For petitioner to prevail he must establish a link between . . . [the] disease and occupational conditions. Petitioner has the burden to prove this causal relationship by a preponderance of the evidence. All that is required is that the claimed conclusion from the offered facts must be a probable or a more probable hypothesis . . . the test is probability rather than a certainty . . . however, the evidence must be such as to lead a reasonably cautious mind to the given conclusion. 'The standard is one of reasonable probability; i.e., whether or not the evidence is of sufficient quality to generate a belief that the tendered hypothesis is in all likelihood the truth. It need not have the attribute of certainty, but it must be well-founded in reason and logic, mere guess or conjecture is not a substitute of legal proof.' [Citations omitted]. Laffey v. City of Jersey City, 289 N.J. Super. 292, 303 (App. Div. 1996).
I find that the petitioner has met his burden for the reasons which follow.
Clearly, the petitioner demonstrated that this (long-term low-level gamma radiation) is a cause or condition peculiar to his occupation. Very few people deal with uranium isotopes. The usual problem in a Workers’ Compensation occupational exposure case is identification of the substance to which the petitioner was exposed. In this instance there is total agreement that the petitioner was exposed to gamma radiation emitted from a uranium isotope. The next most common issue is normally whether or not that substance can be the causative agent of the disease or its spread. In this instance both parties agree that radiation can cause cancer and, more importantly, can cause leukemia. The focal issue in this matter is even more finely circumscribed. In this instance the petitioner’s burden is to prove that his long term low-level radiation exposure, well within N.R.C. permitted levels, caused his CML.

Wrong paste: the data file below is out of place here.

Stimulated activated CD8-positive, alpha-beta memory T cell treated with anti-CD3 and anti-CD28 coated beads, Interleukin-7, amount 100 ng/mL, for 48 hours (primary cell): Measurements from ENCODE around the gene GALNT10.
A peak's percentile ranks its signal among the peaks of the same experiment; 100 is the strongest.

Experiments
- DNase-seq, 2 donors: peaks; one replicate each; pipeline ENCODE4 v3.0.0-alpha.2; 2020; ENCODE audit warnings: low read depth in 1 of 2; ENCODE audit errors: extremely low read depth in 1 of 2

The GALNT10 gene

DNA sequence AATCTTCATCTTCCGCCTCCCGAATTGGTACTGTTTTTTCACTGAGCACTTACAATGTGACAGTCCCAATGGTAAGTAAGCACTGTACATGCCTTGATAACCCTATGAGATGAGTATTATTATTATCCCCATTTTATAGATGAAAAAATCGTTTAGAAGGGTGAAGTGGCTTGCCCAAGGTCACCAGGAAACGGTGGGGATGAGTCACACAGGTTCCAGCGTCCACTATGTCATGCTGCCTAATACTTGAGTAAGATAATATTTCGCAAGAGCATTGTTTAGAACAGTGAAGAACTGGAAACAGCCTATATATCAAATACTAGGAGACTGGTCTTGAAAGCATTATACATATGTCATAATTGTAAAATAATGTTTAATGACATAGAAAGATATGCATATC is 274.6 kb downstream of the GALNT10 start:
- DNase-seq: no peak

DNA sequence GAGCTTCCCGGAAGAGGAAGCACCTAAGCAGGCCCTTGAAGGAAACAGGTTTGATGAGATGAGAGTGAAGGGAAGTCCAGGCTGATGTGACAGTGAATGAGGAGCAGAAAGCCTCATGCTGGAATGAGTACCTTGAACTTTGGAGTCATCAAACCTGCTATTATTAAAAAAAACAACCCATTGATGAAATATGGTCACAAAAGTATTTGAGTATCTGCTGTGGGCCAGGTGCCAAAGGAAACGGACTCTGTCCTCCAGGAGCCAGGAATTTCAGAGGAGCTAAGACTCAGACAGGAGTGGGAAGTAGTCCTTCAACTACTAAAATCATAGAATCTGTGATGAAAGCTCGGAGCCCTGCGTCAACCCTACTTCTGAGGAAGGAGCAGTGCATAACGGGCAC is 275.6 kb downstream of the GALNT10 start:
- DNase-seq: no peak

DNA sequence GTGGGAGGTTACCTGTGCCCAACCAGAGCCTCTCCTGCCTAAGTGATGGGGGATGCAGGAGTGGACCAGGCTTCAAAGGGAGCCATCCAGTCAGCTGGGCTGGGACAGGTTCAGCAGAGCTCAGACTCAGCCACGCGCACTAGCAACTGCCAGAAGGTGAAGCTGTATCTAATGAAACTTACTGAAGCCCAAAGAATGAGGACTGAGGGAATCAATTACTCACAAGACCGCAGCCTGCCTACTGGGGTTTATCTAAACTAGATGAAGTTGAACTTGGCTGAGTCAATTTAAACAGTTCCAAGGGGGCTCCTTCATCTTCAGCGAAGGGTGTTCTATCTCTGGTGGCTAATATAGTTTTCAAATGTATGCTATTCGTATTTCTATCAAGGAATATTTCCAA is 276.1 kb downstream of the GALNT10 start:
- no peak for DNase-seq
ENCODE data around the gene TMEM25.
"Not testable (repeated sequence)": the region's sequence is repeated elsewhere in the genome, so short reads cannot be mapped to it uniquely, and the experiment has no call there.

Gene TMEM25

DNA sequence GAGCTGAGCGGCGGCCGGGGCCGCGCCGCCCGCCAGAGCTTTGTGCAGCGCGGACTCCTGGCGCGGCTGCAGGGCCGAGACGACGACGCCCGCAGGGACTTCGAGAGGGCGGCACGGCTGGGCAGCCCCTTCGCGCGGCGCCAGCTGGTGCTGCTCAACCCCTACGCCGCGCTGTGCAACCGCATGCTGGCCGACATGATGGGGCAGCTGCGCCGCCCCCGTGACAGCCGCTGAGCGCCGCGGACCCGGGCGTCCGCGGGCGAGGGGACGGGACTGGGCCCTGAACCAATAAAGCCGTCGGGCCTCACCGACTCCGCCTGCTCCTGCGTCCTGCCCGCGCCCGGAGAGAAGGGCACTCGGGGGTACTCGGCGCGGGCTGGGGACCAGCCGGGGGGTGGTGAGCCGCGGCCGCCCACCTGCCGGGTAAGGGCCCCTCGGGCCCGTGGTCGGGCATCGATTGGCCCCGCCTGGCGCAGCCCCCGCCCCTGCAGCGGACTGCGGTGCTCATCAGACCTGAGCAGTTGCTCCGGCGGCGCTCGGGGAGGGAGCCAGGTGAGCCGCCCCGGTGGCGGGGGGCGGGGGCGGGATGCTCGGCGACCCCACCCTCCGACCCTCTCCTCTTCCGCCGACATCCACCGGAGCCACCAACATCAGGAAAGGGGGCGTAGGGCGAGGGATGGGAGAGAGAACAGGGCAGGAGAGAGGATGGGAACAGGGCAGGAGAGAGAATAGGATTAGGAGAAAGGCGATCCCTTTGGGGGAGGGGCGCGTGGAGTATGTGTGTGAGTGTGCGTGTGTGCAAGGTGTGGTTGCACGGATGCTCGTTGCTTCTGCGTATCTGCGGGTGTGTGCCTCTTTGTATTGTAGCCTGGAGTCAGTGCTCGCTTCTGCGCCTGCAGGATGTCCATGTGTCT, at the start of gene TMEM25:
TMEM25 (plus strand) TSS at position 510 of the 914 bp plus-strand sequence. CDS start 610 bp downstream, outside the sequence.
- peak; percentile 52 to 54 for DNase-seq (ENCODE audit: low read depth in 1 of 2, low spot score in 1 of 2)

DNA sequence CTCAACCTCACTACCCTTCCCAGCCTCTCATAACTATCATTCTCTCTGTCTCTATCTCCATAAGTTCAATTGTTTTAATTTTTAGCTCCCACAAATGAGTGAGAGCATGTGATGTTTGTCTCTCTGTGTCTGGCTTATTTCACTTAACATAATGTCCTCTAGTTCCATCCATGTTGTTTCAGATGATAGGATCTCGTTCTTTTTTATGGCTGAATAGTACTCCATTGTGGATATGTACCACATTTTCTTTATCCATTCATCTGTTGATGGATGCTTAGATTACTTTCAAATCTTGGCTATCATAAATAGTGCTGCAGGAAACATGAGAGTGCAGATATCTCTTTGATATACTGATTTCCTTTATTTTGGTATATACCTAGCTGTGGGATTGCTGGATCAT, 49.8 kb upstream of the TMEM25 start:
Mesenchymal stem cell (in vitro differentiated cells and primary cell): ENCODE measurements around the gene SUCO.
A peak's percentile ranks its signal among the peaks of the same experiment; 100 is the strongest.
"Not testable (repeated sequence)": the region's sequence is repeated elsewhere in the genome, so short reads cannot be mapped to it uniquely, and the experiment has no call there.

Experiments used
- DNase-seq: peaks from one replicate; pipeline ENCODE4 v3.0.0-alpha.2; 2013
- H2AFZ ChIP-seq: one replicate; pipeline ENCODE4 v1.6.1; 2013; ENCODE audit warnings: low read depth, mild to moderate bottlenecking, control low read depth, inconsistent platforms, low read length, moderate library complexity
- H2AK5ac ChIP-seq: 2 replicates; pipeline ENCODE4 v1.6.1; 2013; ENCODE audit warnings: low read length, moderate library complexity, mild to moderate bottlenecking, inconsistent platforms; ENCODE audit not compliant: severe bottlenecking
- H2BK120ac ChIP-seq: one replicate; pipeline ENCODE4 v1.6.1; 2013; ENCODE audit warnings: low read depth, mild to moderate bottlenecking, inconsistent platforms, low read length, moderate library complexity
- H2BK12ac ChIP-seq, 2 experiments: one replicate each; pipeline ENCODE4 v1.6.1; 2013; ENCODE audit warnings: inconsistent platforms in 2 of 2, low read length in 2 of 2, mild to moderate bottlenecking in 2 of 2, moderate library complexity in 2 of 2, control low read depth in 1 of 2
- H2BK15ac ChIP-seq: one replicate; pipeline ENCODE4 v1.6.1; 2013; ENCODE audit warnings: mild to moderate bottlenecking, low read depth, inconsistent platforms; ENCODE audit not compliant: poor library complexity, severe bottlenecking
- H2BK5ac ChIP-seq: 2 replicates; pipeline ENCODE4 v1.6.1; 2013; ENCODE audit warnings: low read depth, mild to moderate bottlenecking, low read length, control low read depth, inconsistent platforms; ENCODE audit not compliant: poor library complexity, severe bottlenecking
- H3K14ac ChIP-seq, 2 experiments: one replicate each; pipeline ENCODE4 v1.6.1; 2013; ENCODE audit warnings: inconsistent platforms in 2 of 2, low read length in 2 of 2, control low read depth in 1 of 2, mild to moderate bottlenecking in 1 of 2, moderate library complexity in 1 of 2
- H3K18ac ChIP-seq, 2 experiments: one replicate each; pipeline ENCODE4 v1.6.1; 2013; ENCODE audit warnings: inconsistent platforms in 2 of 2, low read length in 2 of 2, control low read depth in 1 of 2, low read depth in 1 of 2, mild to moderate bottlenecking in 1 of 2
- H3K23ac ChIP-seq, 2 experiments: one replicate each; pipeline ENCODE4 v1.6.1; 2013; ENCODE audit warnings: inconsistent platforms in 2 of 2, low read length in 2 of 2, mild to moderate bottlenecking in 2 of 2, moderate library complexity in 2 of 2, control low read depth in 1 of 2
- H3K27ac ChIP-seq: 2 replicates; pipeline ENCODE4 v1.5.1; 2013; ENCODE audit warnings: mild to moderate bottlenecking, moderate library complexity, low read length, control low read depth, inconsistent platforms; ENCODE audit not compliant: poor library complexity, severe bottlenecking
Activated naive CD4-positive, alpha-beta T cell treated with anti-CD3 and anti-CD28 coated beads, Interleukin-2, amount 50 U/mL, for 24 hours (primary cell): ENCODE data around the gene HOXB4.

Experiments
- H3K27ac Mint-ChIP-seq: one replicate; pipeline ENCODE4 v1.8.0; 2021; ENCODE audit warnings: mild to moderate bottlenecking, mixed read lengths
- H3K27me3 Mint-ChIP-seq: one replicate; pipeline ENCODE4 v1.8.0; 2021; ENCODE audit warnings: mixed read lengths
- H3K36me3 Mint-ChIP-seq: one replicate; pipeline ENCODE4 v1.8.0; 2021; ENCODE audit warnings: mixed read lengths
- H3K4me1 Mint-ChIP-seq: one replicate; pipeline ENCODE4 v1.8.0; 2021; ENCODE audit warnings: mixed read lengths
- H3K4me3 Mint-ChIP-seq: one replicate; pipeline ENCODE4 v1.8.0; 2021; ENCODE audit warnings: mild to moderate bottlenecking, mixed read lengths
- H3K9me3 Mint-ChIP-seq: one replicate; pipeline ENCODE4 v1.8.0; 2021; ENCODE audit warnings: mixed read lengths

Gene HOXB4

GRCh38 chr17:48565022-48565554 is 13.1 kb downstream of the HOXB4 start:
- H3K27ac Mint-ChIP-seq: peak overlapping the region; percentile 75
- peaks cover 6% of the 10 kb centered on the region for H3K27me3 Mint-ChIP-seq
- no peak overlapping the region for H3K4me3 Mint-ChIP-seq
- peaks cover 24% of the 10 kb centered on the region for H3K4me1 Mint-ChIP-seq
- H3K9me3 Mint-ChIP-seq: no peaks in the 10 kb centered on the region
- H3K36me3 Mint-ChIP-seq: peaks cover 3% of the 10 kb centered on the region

Clearly, if his exposures had been above the permissible levels, there would not have been a Workers’ Compensation trial. Importantly though, no one for the respondent was willing to say with certainty that the permissible levels by the NRC are safe. In other words permissible does not equate to safe or non-cancer causing. This seems to be because no one knows with absolute certainty.
Trial did not involve the "usual" experts. It was not the certainty of position that is normally seen regarding back injury cases. Both doctors testified that over the course of time that they had read numerous studies that formed the basis of their opinion and as I already stated they were both sincere and credible in their opinions. However, they were both largely unable to cite chapter and verse regarding these studies. I do find that there were no studies of the petitioner’s particular industry which were known. Both doctors also agreed that there are very few studies on leukemia. This seems to be because it takes full body radiation exposure which does not occur often. This largely occurs in catastrophic situations such as nuclear bombs or nuclear power plant accidents and when these exposures do occur they are at levels well beyond "permissible." Since neither doctor could point to major studies regarding low-level long term exposure to radiation they certainly could not point to studies regarding ionizing gamma radiation.